Image: Wikimedia Commons/Tim Felce

Sporting Heroes of 2017: Part Two

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Both of these sporting heroes have been the victims of criticism in 2017, for varying reasons, but our authors argue that it should not overshadow their remarkable achievements 


Moeen Ali

As I’m writing this, it is about an hour until day three of the 4th Ashes test begins and possibly not long before Moeen strolls out to the crease at the amphitheatre that is the MCG after an England batting collapse. Such collapses have seemed inevitable in this series and, admittedly, Moeen hasn’t exactly done anything to prevent them. On the contrary, he has been pretty useless with both bat and ball this series, as much as it pains me to say, resulting in much criticism and many calls for Moeen to be dropped. Sport at the international level takes no prisoners, but to all those calling for him to be dropped, I say remember the incredible year that Ali has had.

In this year’s test series against South Africa Ali did something that no international cricketer before him had ever done, scoring 250+ runs and taking 25+ wickets in a four match test series. Also in that series, he took 10 wickets in a match for the first time in his England career at Lord’s, the home of cricket; a very apt stage for such an achievement. This is not to even mention the highlight of Moeen’s series – as I now like to call it – his hat-trick to win the test at the Oval.

Moeen also had success in the shorter forms of the game this year, with his most stunning performance his 102 off just 53 balls against the West Indies, the second fastest ODI hundred for England ever. Even more remarkably, it took Moeen just 12 balls to accelerate from 50 to 100 in his innings that contained eight sixes. Domineering stuff, I’m sure you’ll agree. I like to think that Chris Gayle, probably cricket’s most destructive batsman of all time, dropping Moeen on the way to his 100 was out of admiration for Moeen’s dominance. Wishful thinking perhaps!

In the time it has taken me to type this article, England have, in very England fashion, squandered their commanding position somewhat (yes, I’m still awake at 01:30 watching an Ashes series we’ve already lost). Joe Root has fallen after yet again failing to convert a 50 and Dawid Malan has just been given out LBW. He did hit the ball before it struck his pad but he decided not to review it because…well, I don’t really know why. Perhaps he did it because it means that Moeen edges ever closer to coming to the crease.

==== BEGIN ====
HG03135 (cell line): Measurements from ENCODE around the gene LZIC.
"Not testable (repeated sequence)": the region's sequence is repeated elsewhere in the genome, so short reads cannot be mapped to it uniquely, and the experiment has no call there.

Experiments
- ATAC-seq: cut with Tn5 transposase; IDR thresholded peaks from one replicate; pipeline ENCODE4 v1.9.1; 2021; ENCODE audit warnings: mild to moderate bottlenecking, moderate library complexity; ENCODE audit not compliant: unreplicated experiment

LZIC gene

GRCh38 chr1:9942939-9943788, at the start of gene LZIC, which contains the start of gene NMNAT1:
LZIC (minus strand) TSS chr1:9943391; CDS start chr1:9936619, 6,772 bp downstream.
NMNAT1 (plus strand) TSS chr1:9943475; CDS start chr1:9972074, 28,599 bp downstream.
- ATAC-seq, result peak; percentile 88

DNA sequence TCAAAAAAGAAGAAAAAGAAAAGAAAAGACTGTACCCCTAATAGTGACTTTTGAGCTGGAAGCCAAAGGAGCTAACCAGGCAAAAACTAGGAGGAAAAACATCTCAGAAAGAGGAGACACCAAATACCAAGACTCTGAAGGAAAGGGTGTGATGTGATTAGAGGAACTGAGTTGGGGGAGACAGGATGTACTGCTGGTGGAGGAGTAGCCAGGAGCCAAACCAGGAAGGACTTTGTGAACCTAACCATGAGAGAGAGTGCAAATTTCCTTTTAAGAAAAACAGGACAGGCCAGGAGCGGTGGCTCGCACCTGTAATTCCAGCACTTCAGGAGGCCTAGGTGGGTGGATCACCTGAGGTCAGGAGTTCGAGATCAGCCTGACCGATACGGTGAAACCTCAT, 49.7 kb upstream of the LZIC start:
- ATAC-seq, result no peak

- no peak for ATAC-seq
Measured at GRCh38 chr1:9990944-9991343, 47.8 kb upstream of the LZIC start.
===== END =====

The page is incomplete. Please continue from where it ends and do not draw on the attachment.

However, Moeen Ali is my sporting hero of 2017 not only because he has excelled as an all-rounder but because of what I have learned about his life off the field from the ECB’s ‘No Boundaries’ documentary. Everything about the man who is the subject of the piece screams humble. As a youngster, he played park cricket in an environment where he once had to run from gangs yielding weapons and where he was once purposely run over; yet he talks about how he had a fortunate upbringing and how so many had it so much worse. His views on religion and ethnicity are also exemplary and everyone in this day and age should aspire to his opinion that ultimately, we are all human beings and that we should all be friendly with one another. I believe Moeen to be a fine example for aspiring young cricketers, something he himself states that he wishes to be, and many England players (I’m looking at you Bens Stokes and Duckett) could learn a thing or two from Moeen’s off-field behaviour.

At last, it’s Moeen’s time to come in as Jonny Bairstow has just fallen to Nathan Lyon. Two months ago, I placed a bet on Moeen to be Sports Personality of the Year. In hindsight, it was a premature shot but it emphasises just how much of an effect Moeen has had on me this year. I loved him even before 2017 but this year my estimation of the man has increased tenfold. I’m crossing everything I have for Moeen this innings because, in my view, nobody has deserved success more than him this year. He has been my hero.

James Hancock

Lewis Hamilton

Formula One driver Lewis Hamilton has long been a British sporting icon. It was some time ago now, in November 2008, that he won his first World Championship in the sport, becoming the youngest driver in history to do so. Nine years later and Hamilton still carries the same level of superstardom. 2017 saw him win the title for the fourth time in his career as he beat out Ferrari’s Sebastian Vettel 363 points to 317. Not only does he now join the likes of Vettel, Alain Prost, Juan Manuel Fangio, and Michael Schumacher on the list of four-or-more time champions, he also boasts the all-time F1 record for pole position totals, grabbing his 69th at this season’s Italian Grand Prix in September to overtake Schumacher.

Hamilton has been so successful in his Formula One career his more recent achievements do not seem to receive the adulation in the wider sporting press that they truly deserve. When something is as expected and as anticipated as Hamilton’s title win this year was, there is perhaps less of an instinct to laud and celebrate it. A fourth World Championship victory will rarely be as memorable in the eyes of the public as the first, which is especially unfortunate for Hamilton since this season has arguably been his most impressive. From his against-the-odds victory on a low-speed track in Singapore to his exhilarating battle with Vettel in Spain, Hamilton made 2017 his year. There should be no debate now, Hamilton is undoubtedly one of the sport’s most legendary names.

Greg Moore

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